One religious issue that does hinder Hamlet from achieving his goal of killing Claudius is his belief that Claudius will go to heaven if he dies while praying. This belief is an instance of Hamlet worrying about the letter of religious law rather than the spirit of religion. He does not consider that Claudius’s murder of Hamlet the elder is morally repugnant and sinful; the mere act of praying is enough, in Hamlet’s mind, to redeem Claudius before God: “Now might I do it pat, now a is a-praying, And now I’ll do’t. And so a goes to heaven, And so am I revenged (Act 3, Scene 3, lines 73-75).” Thus Hamlet refrains from killing Claudius (an act which he considers morally acceptable) because he believes that the repentant words of a murderer, while uttered, will absolve the murderer of sin, but that the sin will return once the praying ceases. This irrational logic demonstrates how religion can influence people into abiding by its technicalities, but not necessarily by its underlying moral spirit.
In a surprising juxtaposition, the murderer Claudius seems to comprehend the spirit of the religious laws better than Hamlet does. Claudius’s speech in act three (“O, my offense is rank, it smells to heaven (Act 3, Scene 3, line 36)”) appears to be an anguished, heart-felt expression of repentance. Yet he recognizes that his thoughts are distracted, and acknowledges that his supplications are not valid: “My words fly up, my thoughts remain below. Words without thoughts never to heaven go (Act 3, Scene 3, lines 97-98).” Though Polonius’s actions in the remainder of the play indicate that he is not truly sorry for his transgression, this speech at least shows that he understands the intent of religious regulations. It is ironic that he, more than the relatively innocent Hamlet, actually comprehends moral teachings.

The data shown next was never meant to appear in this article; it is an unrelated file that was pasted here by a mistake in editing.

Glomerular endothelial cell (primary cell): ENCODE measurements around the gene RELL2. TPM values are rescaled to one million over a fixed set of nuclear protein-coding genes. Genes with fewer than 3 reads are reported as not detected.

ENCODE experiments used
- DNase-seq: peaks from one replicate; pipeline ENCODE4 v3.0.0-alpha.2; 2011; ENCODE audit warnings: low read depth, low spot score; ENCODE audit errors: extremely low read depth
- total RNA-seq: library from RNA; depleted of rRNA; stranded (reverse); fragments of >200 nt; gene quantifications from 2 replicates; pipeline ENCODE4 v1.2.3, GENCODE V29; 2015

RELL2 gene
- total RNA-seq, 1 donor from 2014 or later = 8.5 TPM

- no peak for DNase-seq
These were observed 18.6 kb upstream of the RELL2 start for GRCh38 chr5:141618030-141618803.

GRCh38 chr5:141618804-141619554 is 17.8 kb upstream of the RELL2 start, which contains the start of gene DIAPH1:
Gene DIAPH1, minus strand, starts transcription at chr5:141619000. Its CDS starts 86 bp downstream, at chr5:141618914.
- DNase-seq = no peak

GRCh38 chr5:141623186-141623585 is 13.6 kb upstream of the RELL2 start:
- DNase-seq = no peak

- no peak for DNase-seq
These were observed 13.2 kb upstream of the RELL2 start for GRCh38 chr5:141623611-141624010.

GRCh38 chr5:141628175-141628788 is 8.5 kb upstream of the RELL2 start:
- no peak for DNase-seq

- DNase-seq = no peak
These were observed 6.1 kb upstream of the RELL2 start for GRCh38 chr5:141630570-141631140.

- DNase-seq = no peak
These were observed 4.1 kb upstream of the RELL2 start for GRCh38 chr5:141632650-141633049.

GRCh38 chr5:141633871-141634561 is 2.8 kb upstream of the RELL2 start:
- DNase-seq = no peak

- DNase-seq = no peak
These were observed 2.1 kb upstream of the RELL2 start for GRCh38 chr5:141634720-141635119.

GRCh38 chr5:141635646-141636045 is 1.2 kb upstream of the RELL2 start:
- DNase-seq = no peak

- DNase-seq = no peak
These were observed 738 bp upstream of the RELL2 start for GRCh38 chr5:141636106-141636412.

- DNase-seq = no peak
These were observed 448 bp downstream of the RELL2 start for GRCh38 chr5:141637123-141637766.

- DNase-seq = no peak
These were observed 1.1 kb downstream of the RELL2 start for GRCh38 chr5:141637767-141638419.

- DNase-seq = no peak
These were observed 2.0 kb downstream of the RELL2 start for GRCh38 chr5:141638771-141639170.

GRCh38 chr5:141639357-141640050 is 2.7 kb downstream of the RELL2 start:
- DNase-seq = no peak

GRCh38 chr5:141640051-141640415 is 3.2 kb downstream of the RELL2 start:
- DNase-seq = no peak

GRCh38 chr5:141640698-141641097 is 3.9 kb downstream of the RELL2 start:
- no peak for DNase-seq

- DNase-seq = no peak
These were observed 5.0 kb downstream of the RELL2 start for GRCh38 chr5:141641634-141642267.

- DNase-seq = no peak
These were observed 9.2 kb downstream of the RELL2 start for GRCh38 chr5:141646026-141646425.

The scene with Hamlet and Claudius in act three emphasizes how the belief in the Christian afterlife of heaven and hell is central to many of the issues in Hamlet that involve suicide and murder. If not for the motivation of these promised lands, few characters would act, or withhold action, based on moral codes. Yet the concept of the afterlife is challenged from the very first scene of the play, in which the late Hamlet appears as a ghost before the palace soldiers. The appearance of a ghost, a spirit neither in heaven nor in hell, is very unnatural and discomforting. Thus when the ghost instructs Hamlet to avenge his murder, Hamlet feels compelled to obey in order to remove his father from his apparent state of spiritual limbo. An additional moral motivation is therefore factored into Hamlet’s actions during the rest of the play. He is very much driven by the purpose of achieving the appropriate religious standings for himself, his father, and Claudius.
As the main and title character of the play, Hamlet is the best example of how the concepts of religion, morality, and afterlife drive the actions of the characters in the drama. Yet the supporting characters also provide strong evidence for this phenomenon, which is particularly relevant to the themes of murder and suicide that pervade Hamlet. From soliloquies to funerals to stabbings, the play pulses with moral dilemmas and characters attempting to reconcile religious doctrine with instinctual emotion. Hamlet, in all its complexity and tragedy, is at once an exhortation to act morally and an exploration of the havoc that moral uncertainty can wreak.